Introduction: We evaluated the reliability of measuring muscle thickness with ultrasound in limbs and diaphragms of critically ill children and determined the sensitivity of these measures to quantitate muscle atrophy over time. Methods: An expert and trained novice sonographers prospectively measured limb and diaphragm muscle thickness in 33 critically ill children. Results: Expert and novice intrarater and interrater reliability were similar. Intraclass correlations (ICC) and coefficients of variation (CoV) were better in limbs (ICC > 0.9; CoV 3.57%–5.40%) than in diaphragm (ICC > 0.8; CoV novice 11.88%, expert, 12.28%). Mean relative difference in all muscles was small (1%-8%). Limits of agreement of the relative difference were smaller in limb (<13%–18%) than in diaphragm (<38%) muscles. Discussion: Muscle thickness is reliably measured with ultrasound by trained examiners in critically ill children. Our approach detects atrophy >13% in limb and >38% in diaphragm muscles. The smaller detectable change in limb muscles is likely due to their greater thickness. Muscle Nerve 59:88–94, 2019.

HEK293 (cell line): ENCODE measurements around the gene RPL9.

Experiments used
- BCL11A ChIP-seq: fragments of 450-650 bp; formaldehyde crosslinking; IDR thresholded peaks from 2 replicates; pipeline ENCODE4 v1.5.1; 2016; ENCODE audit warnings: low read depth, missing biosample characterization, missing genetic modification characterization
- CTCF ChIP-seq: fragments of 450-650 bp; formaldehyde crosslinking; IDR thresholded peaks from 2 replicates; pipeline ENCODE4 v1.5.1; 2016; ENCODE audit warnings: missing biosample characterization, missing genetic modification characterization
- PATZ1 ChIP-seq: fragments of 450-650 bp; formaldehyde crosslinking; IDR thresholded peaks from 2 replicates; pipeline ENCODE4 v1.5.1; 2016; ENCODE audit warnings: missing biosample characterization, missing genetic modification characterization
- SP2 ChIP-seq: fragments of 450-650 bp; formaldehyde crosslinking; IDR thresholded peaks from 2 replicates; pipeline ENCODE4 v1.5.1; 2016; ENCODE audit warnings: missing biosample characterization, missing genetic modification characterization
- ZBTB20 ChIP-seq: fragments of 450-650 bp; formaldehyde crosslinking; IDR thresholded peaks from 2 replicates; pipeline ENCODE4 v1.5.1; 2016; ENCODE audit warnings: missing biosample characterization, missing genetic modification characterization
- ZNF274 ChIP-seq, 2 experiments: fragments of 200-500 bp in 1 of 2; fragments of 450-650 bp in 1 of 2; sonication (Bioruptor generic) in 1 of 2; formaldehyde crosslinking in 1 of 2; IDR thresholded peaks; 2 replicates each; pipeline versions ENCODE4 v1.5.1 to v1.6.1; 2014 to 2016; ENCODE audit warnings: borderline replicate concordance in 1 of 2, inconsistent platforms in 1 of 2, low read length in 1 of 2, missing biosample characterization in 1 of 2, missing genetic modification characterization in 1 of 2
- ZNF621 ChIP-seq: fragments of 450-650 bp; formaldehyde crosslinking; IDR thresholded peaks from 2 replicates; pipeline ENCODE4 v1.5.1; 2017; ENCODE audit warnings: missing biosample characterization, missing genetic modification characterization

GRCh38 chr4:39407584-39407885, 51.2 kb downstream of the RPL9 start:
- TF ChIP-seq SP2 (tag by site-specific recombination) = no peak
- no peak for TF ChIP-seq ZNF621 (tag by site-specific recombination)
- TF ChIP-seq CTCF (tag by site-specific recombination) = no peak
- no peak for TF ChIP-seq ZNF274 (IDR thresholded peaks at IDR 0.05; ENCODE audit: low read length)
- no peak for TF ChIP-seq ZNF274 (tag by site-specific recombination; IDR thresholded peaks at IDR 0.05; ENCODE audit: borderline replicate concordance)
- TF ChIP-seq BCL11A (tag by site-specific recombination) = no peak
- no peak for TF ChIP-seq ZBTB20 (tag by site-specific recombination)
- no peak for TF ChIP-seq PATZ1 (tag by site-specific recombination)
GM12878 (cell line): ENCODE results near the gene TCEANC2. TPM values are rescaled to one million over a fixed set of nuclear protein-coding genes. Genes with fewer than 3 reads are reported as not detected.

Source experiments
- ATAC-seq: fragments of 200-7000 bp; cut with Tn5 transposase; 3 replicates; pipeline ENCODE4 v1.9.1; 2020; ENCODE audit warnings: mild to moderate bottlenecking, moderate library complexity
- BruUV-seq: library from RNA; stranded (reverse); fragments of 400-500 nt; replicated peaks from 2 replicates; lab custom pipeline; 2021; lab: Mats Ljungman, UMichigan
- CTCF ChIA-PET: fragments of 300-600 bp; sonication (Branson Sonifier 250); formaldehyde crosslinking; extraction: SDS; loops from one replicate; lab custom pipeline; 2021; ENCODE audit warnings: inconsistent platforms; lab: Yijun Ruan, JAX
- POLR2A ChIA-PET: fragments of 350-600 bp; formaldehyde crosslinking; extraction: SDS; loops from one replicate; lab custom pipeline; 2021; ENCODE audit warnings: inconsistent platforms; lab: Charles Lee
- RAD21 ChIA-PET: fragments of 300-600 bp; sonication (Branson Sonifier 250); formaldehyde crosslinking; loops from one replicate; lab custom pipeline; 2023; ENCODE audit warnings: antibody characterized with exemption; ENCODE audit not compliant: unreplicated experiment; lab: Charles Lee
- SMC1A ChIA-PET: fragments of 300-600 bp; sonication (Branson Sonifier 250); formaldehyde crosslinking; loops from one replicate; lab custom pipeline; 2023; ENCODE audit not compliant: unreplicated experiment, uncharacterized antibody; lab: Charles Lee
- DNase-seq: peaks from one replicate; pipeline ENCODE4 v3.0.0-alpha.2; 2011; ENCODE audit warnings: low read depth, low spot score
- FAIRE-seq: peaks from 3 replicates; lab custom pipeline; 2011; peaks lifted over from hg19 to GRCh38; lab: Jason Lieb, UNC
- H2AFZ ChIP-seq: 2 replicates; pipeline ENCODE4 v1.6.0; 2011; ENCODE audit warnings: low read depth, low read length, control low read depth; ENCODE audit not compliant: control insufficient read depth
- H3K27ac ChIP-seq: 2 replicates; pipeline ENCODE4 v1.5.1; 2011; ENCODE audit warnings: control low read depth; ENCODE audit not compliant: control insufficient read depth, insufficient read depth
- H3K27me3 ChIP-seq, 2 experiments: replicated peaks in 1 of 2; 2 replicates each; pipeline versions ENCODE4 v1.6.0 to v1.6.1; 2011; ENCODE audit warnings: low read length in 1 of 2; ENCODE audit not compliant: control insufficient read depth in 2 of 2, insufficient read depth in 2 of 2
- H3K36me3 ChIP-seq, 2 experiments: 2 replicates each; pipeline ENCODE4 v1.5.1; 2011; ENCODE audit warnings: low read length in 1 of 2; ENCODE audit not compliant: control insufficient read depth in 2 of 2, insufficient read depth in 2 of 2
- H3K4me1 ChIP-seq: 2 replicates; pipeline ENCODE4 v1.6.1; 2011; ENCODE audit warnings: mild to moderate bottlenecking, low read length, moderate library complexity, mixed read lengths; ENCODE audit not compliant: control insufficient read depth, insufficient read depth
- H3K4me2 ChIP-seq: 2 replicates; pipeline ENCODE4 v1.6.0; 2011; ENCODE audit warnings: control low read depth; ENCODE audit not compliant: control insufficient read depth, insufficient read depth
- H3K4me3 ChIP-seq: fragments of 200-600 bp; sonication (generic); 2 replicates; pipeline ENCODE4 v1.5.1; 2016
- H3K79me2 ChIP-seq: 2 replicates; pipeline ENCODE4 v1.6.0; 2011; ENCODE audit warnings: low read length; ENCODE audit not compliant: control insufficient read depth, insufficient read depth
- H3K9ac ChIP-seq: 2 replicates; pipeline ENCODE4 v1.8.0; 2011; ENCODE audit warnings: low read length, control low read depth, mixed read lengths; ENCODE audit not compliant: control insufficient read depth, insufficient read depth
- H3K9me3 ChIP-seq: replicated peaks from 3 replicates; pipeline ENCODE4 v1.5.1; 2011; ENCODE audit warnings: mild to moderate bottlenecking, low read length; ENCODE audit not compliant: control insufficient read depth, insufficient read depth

- ICU-acquired weakness
- muscle thickness